TERRENCE W. BOYLE, UNITED STATES DISTRICT JUDGE.
This matter comes before the Court on defendant's motion to suppress any and all evidence, including any statements, obtained by law enforcement officers incident to defendant's warrantless arrest. The government responded in opposition, and the matter is ripe for ruling. Hearings were held on this issue at Raleigh, North Carolina, on June 23, 2016, and again on July 21, 2016. At both hearings, Special Agent Stephen Farina of the Federal Bureau of Investigation (FBI) testified for the government and was the only witness. For the reasons discussed below, defendant's motion to suppress is GRANTED. [DE 43].
This case concerns events that took place on September 19, 2015, in Cary, North Carolina. Three days prior, a known informant in New Mexico informed authorities there of a dark Nissan Altima which was traveling through the area carrying an unknown quantity of drugs. The informant gave the name and license plate number of
The controlled delivery was coordinated between FBI agents in New Mexico and North Carolina. The agents in North Carolina obtained an Altima similar in appearance to the one stopped in New Mexico, placed the original Altima's license plate on it, and placed sham cocaine in the trunk. The New Mexico FBI agents and cooperating witness traveled to North Carolina for the controlled delivery, which was to take place on September 19, 2015.
That morning, the FBI monitored conversations between the cooperating witness and the broker, though the testifying agent was never with the cooperating witness during her communications with the broker, so the Court is not clear as to the precise nature of all communications between the two. Nevertheless, that day the cooperating witness informed the broker that the car was parked at a La Quinta Inn. This was a location selected by the FBI. The broker told the cooperating witness to drive the car to another location, but the cooperating witness refused, at first saying she was tired from the long drive. Eventually, after consulting with the agents, the cooperating witness then told the broker that the car would not start. The FBI agents disabled the car and placed the key under or on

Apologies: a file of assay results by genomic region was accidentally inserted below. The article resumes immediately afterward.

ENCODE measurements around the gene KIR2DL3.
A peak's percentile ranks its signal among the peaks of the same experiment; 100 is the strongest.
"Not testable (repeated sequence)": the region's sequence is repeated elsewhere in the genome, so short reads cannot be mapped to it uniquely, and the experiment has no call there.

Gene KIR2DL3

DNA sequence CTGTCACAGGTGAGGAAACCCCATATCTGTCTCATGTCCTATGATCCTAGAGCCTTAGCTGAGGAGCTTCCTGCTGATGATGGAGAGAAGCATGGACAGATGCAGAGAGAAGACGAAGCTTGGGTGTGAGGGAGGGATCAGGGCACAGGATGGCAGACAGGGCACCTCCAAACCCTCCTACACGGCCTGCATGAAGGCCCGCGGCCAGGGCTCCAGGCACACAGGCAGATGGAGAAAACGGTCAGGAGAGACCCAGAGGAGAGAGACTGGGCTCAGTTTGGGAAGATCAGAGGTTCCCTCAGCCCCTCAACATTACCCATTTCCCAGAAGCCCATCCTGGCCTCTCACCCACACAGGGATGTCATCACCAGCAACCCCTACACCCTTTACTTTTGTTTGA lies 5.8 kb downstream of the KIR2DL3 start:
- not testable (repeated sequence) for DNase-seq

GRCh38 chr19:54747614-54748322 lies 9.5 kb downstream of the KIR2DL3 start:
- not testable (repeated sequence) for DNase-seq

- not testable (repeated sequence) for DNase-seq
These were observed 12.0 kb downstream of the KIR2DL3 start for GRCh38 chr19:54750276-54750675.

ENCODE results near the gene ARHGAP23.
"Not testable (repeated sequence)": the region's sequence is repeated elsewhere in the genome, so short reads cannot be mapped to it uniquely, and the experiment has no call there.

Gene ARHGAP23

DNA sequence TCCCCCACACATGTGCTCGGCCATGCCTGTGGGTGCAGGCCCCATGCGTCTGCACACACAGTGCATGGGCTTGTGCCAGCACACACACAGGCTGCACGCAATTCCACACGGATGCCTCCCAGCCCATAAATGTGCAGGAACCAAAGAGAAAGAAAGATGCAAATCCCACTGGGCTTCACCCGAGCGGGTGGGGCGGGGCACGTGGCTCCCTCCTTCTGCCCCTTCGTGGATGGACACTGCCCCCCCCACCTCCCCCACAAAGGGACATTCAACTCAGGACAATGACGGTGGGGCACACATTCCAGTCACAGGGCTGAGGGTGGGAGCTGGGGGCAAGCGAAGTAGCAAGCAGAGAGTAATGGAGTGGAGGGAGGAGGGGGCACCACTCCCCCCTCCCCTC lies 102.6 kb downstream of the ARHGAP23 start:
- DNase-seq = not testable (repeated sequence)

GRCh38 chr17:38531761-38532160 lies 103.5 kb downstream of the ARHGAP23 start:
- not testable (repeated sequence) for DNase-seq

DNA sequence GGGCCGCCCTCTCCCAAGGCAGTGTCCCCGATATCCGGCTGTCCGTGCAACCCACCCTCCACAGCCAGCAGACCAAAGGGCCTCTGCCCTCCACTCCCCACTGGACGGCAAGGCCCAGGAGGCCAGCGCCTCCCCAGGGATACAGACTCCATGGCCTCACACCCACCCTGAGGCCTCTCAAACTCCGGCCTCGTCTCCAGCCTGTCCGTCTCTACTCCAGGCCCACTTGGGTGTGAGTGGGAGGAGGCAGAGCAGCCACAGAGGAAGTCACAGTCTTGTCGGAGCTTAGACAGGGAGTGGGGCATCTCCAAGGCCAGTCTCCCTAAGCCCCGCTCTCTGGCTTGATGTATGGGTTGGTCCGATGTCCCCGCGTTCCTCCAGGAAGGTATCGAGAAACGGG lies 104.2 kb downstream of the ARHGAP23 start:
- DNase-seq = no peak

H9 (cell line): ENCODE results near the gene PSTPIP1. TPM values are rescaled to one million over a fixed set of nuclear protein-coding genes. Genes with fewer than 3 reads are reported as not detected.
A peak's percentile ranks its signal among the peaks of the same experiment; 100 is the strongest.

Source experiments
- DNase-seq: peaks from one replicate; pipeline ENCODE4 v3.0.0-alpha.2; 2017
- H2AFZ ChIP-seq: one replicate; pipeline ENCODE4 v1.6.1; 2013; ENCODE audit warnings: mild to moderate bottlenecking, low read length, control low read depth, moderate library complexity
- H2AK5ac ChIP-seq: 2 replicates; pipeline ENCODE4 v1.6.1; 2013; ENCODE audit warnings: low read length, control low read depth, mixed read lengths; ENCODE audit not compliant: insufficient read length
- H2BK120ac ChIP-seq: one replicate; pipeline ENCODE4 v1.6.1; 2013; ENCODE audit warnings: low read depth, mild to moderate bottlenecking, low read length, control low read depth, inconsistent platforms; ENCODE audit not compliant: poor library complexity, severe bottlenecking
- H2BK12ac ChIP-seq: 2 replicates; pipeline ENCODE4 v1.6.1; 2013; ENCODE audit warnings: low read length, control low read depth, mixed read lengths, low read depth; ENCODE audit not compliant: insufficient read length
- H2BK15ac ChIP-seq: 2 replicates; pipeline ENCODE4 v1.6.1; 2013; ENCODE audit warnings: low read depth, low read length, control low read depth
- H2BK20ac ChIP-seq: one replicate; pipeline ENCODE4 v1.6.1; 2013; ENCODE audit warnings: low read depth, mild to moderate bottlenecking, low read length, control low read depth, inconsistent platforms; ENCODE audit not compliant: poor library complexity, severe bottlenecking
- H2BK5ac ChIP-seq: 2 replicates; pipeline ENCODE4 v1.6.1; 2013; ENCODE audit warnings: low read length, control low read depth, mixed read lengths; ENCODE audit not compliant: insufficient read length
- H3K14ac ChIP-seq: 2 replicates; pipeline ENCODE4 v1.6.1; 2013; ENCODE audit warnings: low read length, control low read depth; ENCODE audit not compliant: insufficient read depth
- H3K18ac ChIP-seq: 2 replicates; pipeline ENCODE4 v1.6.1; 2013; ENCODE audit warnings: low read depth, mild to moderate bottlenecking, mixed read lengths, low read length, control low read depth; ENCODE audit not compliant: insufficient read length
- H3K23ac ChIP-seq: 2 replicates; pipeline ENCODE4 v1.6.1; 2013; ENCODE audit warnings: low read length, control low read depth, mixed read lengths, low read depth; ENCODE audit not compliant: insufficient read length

In the affidavit in support of the criminal complaint in this case, Special Agent Stephen Farina testified "[a]t approximately the same time that [defendant and the other man] entered the parking lot ... the broker advised [the cooperating witness] that the individuals who were going to pick up the black 2012 Nissan Altima bearing New Mexico license plate 213 TCS that at been loaded with narcotics were at the vehicle." [DE 1]. At the first hearing, Special Agent Farina testified that "around approximately 1:45 or 1:50 p.m., radio communication advised me that the cooperator had been told by the broker that they are there." [DE 53]. Special Agent Farina then testified that there may have been some communication about what the people coming to the La Quinta were driving or what they were doing but that, if there was, it was unintelligible.
After approaching the car, the defendant got in the Altima's driver seat while the other individual remained nearby outside the car. It was not apparent to the agents observing these events whether defendant ever tried to start the vehicle. After approximately two to three minutes, defendant got out of the car and both men returned to the red BMW. At no point did either man open or even approach the trunk of the Altima.
Agents then arrested both men based on their belief that the men were involved in receiving a shipment of drugs. The agents did not have a warrant. Upon searching the BMW after the arrests, agents discovered a handgun under the driver's seat, a duffle bag containing cocaine, and the key to the Altima. In a subsequent interview, defendant admitted that the gun and cocaine in the bag (as opposed to that in the trunk of the Altima) belonged to him. He indicated to law enforcement that he had been sent to fix the vehicle but denied any knowledge of drug trafficking activity. The other man with defendant was never charged federally.